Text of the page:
• Not using HPET. For some reason HPET is just not available on a lot of otherwise excellent motherboards, and I happen to have one. The System setting is working very well for me, this is probably a matter of experimentation on any new hardware setup.
  • The last thing it does at boot, is initiate the change to patch SRO, using script INITPATCH.
#!/bin/bash
 
echo ''
echo 'Initiating remote control environment...'
echo ''
 
nohup /home/jeb/startx11vnc.sh &
 
echo ''
echo 'Cleaning up old logs...'
echo ''
 
rm ~/.log/jack/jackdbus.log
rm ~/.log/a2j/a2j.log
rm ~/.log/lash/lash.log
 
echo ''
echo 'Starting jackd via dBus and configuring...'
echo ''
 
jack_control ds firewire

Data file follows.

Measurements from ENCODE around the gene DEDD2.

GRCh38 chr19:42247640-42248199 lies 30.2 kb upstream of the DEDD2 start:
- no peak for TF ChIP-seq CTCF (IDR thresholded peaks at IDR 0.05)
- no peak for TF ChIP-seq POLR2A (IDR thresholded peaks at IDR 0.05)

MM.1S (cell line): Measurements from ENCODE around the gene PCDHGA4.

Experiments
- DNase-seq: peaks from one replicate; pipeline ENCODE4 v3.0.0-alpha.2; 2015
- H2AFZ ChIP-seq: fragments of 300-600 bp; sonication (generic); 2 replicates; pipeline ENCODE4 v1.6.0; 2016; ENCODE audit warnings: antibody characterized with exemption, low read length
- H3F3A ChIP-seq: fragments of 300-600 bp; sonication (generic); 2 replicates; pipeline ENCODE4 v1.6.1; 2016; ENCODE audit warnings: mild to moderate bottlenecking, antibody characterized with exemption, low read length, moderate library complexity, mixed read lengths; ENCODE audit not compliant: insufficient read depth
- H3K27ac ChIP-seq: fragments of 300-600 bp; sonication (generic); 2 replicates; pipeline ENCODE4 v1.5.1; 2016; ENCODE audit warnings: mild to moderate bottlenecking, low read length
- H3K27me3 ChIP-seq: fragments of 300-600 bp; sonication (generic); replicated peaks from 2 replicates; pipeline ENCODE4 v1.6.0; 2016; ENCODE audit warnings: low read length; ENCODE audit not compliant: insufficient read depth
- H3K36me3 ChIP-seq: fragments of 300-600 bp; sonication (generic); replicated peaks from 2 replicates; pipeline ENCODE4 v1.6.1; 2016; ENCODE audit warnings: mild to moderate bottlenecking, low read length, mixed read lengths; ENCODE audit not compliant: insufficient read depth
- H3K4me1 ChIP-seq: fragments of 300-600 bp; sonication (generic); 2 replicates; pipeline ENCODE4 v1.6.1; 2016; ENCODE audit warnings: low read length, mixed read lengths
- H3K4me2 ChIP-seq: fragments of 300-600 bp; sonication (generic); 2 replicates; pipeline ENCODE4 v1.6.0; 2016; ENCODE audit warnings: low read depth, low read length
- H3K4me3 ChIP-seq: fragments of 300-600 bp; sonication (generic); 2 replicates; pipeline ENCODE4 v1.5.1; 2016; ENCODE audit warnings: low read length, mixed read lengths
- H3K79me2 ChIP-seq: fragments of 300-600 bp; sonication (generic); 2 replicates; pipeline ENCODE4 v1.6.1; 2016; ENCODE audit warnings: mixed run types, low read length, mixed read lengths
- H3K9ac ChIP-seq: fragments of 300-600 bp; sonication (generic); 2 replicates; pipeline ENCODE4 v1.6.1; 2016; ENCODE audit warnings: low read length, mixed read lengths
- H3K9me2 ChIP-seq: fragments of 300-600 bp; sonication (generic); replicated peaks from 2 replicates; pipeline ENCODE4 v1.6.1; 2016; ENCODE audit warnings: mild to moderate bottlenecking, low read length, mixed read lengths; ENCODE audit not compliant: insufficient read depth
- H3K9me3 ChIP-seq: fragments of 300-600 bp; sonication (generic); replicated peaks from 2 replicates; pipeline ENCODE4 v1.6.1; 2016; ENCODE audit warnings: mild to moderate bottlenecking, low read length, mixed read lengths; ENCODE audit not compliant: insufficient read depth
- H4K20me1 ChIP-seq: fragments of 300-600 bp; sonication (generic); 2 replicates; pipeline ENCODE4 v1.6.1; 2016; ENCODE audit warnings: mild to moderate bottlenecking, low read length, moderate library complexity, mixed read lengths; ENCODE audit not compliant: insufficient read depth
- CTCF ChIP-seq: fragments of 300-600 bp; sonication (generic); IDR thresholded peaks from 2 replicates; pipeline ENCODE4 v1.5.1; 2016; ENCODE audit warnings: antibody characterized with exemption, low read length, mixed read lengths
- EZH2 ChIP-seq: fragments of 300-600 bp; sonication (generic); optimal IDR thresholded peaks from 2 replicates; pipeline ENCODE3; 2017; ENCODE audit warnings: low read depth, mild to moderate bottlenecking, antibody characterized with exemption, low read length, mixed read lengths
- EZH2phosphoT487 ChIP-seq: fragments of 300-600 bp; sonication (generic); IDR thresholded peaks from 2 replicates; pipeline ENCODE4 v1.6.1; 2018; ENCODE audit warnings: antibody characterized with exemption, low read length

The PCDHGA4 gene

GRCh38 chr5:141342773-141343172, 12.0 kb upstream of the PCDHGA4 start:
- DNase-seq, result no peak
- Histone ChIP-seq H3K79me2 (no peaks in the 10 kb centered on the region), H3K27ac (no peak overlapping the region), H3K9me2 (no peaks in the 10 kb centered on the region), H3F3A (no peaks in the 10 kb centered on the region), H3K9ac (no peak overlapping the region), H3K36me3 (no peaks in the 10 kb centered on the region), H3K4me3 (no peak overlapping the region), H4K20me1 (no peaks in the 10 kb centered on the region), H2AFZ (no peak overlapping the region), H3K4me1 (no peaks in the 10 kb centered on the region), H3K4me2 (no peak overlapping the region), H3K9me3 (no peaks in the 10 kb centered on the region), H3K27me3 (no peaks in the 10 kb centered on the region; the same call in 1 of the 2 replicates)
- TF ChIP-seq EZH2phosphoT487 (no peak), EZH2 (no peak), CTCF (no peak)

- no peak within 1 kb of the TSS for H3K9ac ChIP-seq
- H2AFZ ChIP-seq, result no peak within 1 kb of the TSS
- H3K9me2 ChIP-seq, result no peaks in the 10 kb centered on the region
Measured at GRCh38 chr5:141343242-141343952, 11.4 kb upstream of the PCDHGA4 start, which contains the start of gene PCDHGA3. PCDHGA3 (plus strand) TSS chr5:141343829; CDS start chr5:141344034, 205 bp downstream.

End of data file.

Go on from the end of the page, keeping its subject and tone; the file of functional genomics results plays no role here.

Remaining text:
jack_control dps rate 96000
jack_control dps period 64
 
# This is additional latency in frames
jack_control dps output-latency 1
jack_control asd alsarawmidi
 
jack_control start
 
jack_control eps realtime true
jack_control eps realtime-priority 90
jack_control eps clock-source 2		# NOT using HPET, using System
jack_control eps sync true
 
/home/jeb/INITPATCH SRO

The patch initialization script, INITPATCH

Every time a patch is started, it is called by INITPATCH. Through quite a large number of hours of experimentation I have found it best to use this hand-off method. First all audio- and MIDI-related processes are terminated; then Jackd itself, by two different methods; then a clean jackd start; and then the new patch itself is started up. Every other way I have tried, runs into problems with processes from previous patches being left over into new ones, as well as jackd data being left over or not being able to initiate cleanly; and I think also, zombie processes lying around and causing problems.

#!/bin/bash
 
echo "Stop any running audio elements..."
 
/home/jeb/KILLPROCESSES
 
echo "Retarting Jackd..."
 
/home/jeb/KILLJACKDBUS
jack_control exit
jack_control start